You may not have heard of polybrominated diphenyl ethers, or PBDEs. But if you are trying to conceive, you need to pay attention. The common flame-retardant chemicals, found in electronics, plastics, carpets, fabric and foam furniture, may be affecting your fertility.
A study done by researchers at the University of California at Berkeley and published in this week’s Environmental Health Perspectives journal showed that women with higher levels of the chemical in their blood were between 30 and 50 percent less likely to get pregnant in a given month than those with lower levels.
From USA Today:
The research joins other animal and human studies that show health effects from PBDE exposure and that 97% of U.S. residents have detectable levels of the chemicals in their blood.
"This latest paper is the first to address the impact on human fertility, and the results are surprisingly strong," said lead author Kim Harley, associate director of the Center for Children's Environmental Health Research at the University of California-Berkeley's School of Public Health.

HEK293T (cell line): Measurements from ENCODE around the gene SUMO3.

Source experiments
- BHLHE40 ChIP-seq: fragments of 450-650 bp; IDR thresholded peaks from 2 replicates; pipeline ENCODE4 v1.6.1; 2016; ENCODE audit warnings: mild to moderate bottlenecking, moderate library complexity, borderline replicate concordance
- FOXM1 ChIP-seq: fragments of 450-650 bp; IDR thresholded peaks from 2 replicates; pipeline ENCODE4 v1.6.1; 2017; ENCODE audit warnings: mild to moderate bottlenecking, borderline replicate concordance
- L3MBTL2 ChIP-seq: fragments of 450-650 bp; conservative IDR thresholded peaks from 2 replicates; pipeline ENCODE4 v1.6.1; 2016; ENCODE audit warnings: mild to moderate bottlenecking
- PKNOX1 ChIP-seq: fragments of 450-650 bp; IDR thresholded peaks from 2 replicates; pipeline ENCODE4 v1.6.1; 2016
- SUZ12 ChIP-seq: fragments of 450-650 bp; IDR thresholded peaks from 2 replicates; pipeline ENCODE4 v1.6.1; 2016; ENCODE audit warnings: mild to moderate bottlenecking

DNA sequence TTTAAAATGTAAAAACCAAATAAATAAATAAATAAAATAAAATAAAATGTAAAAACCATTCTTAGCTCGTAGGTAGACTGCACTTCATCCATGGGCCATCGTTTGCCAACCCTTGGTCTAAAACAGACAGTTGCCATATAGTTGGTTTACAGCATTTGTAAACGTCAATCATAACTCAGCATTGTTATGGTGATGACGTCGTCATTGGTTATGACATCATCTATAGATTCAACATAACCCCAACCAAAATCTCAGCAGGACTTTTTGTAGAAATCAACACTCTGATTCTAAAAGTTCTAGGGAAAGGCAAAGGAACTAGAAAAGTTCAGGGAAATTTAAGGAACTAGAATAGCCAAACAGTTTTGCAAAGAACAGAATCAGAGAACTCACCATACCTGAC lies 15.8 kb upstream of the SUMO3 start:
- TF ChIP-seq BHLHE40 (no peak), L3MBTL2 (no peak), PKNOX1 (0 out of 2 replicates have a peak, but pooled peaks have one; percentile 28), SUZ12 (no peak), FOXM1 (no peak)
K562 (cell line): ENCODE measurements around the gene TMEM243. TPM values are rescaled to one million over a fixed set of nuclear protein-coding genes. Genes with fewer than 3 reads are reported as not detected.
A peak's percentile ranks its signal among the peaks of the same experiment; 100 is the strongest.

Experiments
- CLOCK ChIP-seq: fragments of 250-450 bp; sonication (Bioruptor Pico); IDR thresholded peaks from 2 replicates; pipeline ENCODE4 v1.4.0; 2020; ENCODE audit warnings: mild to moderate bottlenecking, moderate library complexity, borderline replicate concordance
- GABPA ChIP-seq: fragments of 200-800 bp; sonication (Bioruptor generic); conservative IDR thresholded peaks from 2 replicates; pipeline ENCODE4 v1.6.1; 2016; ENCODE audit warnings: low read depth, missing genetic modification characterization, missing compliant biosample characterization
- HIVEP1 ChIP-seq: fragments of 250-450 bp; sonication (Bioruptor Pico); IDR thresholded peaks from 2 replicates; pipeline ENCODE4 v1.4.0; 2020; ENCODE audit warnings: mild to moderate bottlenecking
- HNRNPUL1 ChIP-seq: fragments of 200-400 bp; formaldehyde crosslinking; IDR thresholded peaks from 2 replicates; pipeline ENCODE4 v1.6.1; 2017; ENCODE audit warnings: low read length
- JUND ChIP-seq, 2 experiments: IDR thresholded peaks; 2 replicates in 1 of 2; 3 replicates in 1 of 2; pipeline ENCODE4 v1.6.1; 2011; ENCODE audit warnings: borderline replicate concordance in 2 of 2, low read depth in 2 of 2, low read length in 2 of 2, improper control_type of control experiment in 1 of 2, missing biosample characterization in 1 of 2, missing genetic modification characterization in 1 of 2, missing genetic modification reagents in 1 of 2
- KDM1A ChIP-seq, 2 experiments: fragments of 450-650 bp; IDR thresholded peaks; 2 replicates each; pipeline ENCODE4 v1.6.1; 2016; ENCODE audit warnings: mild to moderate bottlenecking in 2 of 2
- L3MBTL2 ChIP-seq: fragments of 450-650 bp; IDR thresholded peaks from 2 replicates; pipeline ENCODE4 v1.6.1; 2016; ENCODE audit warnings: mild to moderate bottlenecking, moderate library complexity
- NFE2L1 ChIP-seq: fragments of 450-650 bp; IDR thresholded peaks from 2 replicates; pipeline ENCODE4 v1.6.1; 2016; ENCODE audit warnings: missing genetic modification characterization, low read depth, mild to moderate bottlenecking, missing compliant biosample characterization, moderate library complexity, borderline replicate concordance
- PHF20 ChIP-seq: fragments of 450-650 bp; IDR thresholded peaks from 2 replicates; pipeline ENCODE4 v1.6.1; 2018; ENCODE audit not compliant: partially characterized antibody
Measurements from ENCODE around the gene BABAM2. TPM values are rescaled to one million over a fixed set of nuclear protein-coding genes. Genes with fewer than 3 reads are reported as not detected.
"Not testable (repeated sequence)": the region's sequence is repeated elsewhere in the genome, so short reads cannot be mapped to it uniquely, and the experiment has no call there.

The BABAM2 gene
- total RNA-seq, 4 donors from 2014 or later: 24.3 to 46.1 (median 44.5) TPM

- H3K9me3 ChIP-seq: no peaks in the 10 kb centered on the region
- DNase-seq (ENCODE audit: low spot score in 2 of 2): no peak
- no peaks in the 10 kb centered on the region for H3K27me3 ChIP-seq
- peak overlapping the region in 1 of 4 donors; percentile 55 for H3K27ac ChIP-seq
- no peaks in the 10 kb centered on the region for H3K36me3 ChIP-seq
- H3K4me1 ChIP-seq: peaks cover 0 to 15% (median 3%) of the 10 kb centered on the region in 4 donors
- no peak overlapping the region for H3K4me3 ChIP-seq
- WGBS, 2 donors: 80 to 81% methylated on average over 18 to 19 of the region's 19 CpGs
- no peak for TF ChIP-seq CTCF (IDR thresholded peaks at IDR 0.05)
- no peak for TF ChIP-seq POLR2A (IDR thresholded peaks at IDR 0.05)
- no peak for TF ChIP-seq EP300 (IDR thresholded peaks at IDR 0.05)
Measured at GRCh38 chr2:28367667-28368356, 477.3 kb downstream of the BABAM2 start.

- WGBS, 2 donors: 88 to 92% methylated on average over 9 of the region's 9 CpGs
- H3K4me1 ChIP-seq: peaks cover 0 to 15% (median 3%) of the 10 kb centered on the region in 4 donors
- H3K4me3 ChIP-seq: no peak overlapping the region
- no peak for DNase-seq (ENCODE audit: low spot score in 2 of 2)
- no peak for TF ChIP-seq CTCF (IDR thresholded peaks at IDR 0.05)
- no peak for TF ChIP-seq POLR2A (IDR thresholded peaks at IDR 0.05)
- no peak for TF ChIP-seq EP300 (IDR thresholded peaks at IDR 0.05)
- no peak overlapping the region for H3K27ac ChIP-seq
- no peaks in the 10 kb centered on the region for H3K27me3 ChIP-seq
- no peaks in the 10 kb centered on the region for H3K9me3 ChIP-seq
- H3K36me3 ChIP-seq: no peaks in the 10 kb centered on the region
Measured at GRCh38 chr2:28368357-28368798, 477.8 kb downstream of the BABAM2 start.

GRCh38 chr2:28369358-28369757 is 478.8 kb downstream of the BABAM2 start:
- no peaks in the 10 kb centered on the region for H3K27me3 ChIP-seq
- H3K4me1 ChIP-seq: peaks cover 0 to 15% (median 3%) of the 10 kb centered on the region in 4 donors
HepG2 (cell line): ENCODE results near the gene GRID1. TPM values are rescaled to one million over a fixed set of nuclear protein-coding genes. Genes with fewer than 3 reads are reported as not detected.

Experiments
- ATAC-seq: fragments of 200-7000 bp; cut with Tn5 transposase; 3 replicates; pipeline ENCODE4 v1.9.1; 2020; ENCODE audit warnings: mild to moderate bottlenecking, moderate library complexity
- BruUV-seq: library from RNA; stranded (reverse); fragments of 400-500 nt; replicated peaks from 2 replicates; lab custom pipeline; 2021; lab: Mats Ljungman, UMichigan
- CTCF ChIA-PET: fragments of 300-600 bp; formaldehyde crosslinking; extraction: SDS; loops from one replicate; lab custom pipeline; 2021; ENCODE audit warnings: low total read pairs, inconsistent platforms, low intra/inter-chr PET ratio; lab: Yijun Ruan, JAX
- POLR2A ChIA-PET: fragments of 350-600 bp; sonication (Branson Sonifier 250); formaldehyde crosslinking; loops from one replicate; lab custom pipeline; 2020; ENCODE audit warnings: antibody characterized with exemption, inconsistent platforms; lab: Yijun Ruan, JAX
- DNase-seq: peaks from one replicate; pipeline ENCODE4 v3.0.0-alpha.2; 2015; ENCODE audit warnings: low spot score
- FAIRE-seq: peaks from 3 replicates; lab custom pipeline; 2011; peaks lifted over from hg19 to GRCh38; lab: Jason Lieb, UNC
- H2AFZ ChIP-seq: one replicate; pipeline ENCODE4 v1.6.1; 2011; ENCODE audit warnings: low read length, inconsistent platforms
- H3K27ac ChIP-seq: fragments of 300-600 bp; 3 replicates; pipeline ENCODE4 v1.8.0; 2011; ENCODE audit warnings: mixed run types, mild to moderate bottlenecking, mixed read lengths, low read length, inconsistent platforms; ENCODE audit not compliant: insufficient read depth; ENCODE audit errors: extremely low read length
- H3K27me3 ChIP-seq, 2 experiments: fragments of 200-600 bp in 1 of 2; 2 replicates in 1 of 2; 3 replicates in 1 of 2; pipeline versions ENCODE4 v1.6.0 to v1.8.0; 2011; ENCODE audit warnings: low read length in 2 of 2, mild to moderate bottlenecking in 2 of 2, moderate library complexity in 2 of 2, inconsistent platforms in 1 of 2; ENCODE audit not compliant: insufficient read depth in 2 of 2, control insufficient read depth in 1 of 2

“Harley says the chemicals leach into our environment. She says Californians have particularly high levels of PBDEs, most likely because of the state's relatively strict flammability laws.
From the Los Angeles Times:
“PBDEs have been used as flame retardants for four decades. The chemicals are being phased out nationwide, and certain PBDEs have been banned for use in California. But they are still found in products made before 2004.
“Most of the previous research on the chemicals has been in animals. But a 2008 study linked the chemicals to disrupted thyroid levels in men, and a study published this month tied PBDE exposure in pregnancy to neurodevelopmental delays in young children.
“The Environmental Protection Agency banned two of the three mixtures of PBDE developed for commercial use as flame retardants in 2005, and the third version is set to be phased out of production in 2013.
“But the study's authors remained concerned.
"The good news is these chemicals have or are being phased out.